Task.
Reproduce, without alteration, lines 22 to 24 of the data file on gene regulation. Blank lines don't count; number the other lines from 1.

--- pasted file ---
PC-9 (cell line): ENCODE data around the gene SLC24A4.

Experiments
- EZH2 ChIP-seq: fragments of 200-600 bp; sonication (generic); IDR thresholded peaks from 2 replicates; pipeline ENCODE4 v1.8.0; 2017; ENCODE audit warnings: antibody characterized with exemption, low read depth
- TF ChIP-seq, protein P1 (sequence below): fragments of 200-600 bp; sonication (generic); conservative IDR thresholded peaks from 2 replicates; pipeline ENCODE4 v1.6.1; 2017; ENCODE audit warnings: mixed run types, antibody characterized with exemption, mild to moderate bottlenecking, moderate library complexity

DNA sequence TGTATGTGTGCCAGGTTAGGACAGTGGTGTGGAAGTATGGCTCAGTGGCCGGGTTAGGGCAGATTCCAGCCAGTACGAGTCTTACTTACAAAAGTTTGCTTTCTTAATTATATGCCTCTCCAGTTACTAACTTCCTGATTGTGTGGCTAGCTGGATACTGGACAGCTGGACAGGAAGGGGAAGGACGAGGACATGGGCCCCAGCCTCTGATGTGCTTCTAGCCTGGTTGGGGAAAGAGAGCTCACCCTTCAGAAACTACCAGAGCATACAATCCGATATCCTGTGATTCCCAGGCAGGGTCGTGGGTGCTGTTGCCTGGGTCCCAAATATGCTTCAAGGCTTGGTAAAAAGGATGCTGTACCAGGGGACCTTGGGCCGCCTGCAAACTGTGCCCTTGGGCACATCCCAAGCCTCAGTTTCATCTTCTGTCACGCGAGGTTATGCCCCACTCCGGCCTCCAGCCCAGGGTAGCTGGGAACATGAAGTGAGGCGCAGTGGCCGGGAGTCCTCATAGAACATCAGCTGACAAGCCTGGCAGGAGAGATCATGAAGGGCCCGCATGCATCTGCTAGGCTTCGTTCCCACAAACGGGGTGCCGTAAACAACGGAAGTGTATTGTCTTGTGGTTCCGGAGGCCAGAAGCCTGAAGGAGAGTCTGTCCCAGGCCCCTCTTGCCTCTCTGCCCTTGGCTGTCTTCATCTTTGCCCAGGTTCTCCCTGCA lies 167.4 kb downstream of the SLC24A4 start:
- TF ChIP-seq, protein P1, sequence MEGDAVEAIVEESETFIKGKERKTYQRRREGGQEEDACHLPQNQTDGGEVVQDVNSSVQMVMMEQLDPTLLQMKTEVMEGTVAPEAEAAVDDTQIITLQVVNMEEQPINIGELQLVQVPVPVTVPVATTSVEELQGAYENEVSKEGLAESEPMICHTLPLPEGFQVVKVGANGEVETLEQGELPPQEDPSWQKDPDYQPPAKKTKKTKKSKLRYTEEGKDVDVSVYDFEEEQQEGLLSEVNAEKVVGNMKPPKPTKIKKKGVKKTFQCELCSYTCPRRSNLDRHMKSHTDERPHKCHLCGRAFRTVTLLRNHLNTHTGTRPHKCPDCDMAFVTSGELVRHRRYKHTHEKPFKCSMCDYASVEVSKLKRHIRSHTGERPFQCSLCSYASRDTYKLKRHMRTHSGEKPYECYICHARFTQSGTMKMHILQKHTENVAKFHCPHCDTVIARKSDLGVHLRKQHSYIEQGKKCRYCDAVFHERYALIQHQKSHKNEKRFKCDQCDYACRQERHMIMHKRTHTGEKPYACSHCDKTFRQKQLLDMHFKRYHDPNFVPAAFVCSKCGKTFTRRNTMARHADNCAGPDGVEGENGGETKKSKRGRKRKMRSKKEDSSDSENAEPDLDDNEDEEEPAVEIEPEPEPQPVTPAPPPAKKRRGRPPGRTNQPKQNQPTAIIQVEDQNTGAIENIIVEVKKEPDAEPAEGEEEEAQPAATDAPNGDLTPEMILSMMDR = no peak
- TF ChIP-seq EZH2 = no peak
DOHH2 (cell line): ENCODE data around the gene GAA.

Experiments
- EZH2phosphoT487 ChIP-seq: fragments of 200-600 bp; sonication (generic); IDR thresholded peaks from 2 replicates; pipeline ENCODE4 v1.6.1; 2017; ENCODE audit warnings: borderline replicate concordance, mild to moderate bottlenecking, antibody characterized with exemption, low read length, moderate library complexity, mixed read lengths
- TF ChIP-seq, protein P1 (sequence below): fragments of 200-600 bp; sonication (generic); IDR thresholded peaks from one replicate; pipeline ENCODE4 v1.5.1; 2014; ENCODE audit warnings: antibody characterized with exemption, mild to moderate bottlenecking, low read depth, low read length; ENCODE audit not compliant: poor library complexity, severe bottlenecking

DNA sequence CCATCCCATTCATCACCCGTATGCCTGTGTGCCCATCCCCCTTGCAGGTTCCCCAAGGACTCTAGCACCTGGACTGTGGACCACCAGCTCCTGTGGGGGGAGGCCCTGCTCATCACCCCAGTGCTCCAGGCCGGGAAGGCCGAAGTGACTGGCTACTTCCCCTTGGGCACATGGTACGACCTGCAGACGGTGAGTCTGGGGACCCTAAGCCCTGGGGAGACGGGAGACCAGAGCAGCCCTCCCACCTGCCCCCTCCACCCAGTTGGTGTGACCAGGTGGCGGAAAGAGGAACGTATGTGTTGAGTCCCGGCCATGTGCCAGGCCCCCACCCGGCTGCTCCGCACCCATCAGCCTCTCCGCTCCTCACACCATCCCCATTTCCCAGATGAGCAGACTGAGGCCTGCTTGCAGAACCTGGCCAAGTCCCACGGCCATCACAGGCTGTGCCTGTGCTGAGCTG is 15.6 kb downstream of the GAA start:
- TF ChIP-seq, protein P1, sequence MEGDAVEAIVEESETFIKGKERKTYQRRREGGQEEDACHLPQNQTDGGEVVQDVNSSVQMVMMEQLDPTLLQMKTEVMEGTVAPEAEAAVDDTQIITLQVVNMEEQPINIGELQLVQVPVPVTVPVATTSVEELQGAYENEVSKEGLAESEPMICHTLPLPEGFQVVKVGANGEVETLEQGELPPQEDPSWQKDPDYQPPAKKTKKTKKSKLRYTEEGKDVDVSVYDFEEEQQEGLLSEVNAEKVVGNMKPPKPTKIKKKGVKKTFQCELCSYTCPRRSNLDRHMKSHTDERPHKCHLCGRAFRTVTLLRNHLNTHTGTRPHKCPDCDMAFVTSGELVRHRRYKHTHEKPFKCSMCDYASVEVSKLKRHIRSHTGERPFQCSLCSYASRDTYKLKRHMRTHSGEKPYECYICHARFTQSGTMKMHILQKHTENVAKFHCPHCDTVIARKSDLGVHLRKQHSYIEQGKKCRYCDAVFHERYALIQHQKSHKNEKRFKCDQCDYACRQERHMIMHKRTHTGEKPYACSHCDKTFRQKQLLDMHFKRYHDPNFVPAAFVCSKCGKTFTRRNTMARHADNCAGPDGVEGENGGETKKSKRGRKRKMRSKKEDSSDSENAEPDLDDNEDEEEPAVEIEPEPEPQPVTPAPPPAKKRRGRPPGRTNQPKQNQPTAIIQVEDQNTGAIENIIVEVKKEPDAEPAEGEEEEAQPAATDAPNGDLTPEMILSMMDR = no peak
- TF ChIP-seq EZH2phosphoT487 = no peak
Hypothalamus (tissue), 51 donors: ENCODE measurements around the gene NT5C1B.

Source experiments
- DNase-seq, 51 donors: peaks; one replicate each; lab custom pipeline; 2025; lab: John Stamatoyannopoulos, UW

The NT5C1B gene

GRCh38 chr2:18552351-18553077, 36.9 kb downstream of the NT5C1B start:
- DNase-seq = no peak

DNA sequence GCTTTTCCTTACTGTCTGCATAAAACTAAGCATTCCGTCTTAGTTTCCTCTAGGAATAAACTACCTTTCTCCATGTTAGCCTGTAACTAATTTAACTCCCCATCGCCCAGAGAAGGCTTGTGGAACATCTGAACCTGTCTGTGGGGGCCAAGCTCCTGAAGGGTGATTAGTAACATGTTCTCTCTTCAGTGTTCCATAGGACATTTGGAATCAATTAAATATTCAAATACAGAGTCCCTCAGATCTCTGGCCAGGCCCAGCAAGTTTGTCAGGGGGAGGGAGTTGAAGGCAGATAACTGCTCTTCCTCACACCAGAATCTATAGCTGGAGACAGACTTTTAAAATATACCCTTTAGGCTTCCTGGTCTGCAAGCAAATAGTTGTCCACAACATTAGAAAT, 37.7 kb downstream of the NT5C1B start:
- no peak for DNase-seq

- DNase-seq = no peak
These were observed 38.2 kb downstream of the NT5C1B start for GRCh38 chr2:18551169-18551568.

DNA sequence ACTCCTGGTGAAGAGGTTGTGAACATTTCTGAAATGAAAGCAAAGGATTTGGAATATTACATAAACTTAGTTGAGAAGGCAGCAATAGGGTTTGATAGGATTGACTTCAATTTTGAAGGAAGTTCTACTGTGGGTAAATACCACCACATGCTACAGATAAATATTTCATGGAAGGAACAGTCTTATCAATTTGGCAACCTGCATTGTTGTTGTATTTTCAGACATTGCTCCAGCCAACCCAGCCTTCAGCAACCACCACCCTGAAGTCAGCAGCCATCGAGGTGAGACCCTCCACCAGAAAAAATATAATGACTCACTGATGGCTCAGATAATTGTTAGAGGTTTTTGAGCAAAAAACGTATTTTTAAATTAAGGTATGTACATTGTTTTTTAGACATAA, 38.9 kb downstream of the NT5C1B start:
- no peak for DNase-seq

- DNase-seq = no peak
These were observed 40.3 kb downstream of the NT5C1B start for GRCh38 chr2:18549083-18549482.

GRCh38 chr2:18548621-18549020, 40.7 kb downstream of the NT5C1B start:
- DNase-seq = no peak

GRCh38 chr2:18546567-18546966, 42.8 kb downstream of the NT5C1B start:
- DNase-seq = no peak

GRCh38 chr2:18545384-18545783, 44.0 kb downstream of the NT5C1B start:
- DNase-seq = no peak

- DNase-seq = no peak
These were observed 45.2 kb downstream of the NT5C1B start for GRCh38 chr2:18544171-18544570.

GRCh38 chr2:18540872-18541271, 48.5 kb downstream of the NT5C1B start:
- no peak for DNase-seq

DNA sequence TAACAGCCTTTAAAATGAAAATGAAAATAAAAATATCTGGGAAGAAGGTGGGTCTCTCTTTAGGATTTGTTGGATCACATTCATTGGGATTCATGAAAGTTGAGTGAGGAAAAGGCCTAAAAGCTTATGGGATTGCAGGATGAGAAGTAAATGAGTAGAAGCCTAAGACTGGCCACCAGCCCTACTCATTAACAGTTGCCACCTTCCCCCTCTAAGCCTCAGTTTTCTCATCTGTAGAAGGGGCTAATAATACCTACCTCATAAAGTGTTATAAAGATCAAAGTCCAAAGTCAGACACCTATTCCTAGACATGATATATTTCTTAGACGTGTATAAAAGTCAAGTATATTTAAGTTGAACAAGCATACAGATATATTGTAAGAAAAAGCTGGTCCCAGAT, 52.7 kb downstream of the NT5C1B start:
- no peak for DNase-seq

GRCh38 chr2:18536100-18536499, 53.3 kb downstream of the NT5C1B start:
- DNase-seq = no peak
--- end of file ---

- no peak for DNase-seq

- DNase-seq = no peak
These were observed 38.2 kb downstream of the NT5C1B start for GRCh38 chr2:18551169-18551568.